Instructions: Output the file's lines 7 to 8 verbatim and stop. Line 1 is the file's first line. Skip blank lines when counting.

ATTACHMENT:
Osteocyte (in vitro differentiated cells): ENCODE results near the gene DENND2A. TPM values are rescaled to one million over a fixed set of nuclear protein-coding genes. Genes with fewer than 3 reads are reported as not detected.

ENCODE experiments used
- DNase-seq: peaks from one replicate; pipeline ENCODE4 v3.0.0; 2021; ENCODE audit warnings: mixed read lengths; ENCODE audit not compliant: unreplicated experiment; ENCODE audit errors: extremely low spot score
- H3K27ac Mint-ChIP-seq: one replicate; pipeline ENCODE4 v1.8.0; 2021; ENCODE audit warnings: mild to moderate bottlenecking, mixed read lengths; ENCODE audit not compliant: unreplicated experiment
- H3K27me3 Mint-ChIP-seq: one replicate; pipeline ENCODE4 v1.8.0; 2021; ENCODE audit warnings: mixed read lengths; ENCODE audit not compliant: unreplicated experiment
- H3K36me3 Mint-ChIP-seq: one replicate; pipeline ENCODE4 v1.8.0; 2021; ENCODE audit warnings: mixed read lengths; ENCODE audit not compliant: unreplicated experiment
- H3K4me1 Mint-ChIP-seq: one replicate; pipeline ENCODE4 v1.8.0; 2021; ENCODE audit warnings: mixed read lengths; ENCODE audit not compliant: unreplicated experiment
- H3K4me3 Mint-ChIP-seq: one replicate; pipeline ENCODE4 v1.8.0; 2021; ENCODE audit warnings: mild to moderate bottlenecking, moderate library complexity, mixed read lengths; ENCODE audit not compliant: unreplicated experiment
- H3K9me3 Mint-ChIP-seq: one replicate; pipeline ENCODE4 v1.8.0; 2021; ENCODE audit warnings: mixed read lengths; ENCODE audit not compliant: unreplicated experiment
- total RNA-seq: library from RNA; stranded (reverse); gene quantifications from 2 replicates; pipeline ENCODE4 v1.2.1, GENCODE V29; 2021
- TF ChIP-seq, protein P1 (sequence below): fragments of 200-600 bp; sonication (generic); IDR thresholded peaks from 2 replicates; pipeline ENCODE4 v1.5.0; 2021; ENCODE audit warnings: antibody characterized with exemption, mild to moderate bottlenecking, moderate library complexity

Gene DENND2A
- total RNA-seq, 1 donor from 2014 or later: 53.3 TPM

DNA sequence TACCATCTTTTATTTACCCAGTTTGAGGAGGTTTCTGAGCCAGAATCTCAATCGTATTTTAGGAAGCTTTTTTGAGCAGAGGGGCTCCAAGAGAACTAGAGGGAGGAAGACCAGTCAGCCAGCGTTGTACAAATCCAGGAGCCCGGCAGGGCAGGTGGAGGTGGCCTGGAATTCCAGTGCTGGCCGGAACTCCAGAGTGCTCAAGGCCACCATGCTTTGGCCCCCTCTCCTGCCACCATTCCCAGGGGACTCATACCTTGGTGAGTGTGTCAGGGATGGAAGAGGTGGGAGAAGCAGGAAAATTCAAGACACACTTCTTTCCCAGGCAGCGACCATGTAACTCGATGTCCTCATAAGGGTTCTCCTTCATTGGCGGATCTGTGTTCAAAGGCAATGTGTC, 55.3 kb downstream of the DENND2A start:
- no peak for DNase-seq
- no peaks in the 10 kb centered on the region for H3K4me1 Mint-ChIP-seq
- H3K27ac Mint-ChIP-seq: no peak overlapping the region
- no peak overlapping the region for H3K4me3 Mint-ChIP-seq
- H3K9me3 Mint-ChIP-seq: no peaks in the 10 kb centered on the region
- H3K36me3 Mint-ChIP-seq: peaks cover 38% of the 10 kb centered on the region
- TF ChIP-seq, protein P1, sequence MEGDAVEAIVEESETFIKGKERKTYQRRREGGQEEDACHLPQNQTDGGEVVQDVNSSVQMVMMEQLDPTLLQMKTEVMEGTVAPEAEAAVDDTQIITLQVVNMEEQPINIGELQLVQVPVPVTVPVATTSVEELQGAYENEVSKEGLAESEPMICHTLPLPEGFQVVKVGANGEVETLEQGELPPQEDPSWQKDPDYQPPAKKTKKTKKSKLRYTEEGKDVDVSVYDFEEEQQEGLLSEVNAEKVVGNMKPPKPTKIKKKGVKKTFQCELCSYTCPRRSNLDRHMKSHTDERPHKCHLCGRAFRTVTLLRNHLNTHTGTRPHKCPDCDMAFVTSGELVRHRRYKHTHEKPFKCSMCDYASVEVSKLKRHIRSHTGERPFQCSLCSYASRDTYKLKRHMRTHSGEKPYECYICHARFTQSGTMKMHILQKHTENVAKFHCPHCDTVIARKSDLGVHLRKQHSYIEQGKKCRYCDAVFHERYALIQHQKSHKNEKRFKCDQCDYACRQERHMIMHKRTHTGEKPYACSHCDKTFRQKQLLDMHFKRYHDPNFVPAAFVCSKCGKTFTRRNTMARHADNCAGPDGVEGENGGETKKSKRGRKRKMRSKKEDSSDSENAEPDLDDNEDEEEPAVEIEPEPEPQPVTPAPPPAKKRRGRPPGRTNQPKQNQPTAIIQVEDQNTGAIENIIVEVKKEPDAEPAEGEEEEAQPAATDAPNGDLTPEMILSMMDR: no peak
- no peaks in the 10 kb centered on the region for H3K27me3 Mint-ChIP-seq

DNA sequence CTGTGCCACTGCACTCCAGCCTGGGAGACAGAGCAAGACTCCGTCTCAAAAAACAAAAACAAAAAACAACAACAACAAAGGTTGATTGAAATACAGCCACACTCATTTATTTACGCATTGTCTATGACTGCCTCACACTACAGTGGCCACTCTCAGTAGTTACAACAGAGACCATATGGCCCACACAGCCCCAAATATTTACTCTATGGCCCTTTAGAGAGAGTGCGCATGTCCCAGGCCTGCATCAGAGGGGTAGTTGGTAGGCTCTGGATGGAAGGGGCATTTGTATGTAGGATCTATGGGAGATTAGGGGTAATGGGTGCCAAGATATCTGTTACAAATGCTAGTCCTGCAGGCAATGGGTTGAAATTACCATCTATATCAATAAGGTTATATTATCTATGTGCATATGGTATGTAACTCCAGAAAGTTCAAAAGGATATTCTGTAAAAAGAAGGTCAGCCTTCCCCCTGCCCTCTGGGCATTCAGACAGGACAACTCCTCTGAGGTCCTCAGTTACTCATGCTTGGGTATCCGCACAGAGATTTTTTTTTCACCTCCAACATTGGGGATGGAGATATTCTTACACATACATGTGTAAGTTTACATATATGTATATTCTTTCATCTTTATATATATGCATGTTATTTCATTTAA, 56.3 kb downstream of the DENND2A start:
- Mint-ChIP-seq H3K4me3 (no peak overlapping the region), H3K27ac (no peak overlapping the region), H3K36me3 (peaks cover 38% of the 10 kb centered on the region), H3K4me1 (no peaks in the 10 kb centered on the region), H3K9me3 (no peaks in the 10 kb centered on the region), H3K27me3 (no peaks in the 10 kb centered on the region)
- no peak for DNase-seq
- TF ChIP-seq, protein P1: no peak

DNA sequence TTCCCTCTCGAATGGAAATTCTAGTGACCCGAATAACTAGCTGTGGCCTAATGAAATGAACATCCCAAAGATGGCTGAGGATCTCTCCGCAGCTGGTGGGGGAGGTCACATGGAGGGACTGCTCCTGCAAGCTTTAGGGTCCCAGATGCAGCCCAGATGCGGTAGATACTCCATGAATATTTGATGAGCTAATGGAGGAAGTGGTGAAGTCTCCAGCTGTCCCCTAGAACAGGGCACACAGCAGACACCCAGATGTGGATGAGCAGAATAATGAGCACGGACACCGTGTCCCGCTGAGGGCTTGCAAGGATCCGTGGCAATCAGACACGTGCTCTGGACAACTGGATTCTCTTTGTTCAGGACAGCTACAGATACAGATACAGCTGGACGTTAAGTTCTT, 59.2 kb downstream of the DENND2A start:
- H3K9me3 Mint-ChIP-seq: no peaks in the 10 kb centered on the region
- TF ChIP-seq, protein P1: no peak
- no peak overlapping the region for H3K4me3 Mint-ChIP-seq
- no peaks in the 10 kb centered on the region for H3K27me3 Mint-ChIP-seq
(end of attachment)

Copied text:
- H3K4me1 Mint-ChIP-seq: one replicate; pipeline ENCODE4 v1.8.0; 2021; ENCODE audit warnings: mixed read lengths; ENCODE audit not compliant: unreplicated experiment
- H3K4me3 Mint-ChIP-seq: one replicate; pipeline ENCODE4 v1.8.0; 2021; ENCODE audit warnings: mild to moderate bottlenecking, moderate library complexity, mixed read lengths; ENCODE audit not compliant: unreplicated experiment